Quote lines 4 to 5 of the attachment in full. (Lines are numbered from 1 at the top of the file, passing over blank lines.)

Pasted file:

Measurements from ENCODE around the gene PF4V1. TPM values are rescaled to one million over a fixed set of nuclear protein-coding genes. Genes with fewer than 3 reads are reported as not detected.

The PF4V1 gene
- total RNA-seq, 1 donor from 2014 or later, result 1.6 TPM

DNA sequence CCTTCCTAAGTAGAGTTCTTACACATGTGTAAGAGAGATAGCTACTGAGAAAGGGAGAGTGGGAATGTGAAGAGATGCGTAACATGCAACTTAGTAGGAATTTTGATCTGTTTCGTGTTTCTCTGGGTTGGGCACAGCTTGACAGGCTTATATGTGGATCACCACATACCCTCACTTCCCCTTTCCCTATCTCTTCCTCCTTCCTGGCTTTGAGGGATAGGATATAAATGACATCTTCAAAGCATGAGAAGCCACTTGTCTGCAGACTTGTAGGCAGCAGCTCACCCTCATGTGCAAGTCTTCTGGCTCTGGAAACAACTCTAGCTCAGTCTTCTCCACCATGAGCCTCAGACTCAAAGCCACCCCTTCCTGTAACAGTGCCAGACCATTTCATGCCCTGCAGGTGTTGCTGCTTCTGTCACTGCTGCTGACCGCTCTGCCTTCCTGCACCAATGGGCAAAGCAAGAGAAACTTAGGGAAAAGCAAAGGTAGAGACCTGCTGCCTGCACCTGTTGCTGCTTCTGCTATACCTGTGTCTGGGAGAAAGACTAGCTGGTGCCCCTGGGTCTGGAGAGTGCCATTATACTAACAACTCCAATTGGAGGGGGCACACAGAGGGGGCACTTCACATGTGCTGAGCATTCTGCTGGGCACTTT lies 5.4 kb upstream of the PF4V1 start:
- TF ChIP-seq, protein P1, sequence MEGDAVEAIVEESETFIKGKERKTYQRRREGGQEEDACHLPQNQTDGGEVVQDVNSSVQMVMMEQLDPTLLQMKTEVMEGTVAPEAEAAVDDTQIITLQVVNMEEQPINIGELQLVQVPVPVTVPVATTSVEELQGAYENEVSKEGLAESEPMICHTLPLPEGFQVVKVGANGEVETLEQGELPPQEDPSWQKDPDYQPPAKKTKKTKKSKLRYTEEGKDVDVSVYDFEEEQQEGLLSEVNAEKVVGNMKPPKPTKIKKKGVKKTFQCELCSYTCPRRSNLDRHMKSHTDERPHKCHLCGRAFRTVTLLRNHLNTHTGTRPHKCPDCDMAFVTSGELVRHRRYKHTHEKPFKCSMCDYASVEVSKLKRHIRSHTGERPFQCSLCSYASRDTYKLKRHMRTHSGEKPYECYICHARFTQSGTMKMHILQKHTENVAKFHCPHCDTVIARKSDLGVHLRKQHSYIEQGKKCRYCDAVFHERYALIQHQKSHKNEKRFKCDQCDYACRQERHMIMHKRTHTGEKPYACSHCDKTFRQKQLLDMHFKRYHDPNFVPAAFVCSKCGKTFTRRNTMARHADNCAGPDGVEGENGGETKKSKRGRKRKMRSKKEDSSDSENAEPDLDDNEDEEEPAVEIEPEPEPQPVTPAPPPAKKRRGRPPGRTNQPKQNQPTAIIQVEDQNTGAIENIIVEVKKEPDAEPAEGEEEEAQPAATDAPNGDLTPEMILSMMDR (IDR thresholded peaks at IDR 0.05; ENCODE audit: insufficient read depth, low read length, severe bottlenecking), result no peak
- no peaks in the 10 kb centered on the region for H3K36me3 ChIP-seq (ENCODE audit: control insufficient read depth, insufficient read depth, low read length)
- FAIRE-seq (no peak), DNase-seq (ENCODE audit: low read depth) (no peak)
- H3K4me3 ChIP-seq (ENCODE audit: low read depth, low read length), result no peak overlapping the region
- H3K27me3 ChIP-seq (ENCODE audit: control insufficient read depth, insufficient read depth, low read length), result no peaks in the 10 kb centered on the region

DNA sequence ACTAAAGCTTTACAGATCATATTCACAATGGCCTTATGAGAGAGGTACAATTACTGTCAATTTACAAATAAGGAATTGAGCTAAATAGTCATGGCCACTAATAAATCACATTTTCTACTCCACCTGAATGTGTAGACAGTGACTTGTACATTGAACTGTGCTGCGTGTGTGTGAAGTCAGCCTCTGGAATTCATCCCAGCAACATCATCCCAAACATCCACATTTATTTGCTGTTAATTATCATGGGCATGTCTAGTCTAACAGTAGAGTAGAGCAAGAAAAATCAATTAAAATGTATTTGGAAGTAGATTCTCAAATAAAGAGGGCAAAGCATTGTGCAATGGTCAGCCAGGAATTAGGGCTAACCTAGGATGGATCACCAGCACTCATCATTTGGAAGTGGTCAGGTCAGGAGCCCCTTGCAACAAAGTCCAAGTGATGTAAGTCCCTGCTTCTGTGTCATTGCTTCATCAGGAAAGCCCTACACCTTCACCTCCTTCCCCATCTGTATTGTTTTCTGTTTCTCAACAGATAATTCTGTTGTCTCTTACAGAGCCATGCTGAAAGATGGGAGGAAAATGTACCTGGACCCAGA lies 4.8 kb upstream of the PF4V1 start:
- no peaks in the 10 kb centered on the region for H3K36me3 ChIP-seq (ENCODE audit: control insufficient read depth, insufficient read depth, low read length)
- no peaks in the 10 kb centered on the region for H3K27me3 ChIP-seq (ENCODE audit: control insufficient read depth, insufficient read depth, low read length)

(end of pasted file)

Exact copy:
DNA sequence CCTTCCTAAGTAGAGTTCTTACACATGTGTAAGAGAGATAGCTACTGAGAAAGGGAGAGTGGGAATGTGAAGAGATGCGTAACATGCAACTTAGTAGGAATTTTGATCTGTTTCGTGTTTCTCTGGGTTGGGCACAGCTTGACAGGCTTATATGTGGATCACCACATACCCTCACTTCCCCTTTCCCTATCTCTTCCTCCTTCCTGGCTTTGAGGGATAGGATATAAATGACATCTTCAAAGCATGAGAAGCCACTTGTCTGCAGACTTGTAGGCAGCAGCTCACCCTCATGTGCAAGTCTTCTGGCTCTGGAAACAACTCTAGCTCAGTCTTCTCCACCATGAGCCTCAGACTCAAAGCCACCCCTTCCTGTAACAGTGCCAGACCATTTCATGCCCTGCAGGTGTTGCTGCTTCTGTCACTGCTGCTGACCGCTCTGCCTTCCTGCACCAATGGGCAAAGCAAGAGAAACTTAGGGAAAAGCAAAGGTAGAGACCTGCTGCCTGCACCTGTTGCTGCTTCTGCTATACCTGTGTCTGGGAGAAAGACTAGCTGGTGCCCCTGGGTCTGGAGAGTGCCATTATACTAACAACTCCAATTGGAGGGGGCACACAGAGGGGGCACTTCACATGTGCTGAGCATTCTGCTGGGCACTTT lies 5.4 kb upstream of the PF4V1 start:
- TF ChIP-seq, protein P1, sequence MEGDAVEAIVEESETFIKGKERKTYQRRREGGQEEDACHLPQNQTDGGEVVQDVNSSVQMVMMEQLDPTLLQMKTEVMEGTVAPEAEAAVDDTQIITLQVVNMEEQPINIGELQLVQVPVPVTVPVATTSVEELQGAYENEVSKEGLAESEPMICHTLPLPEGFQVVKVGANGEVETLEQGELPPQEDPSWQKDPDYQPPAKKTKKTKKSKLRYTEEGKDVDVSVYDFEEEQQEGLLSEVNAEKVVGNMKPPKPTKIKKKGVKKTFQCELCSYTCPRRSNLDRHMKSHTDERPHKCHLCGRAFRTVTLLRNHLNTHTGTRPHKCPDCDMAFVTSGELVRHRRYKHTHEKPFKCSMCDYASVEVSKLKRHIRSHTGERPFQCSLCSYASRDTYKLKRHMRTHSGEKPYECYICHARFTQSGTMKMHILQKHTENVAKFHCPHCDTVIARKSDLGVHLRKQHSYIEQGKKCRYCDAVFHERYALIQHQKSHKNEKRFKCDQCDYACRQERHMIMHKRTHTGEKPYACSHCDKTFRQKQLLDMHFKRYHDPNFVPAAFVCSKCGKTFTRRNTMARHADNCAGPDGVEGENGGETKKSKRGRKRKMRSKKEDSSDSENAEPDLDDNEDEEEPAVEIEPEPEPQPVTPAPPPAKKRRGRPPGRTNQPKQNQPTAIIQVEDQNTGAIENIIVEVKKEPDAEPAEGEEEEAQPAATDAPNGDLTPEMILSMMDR (IDR thresholded peaks at IDR 0.05; ENCODE audit: insufficient read depth, low read length, severe bottlenecking), result no peak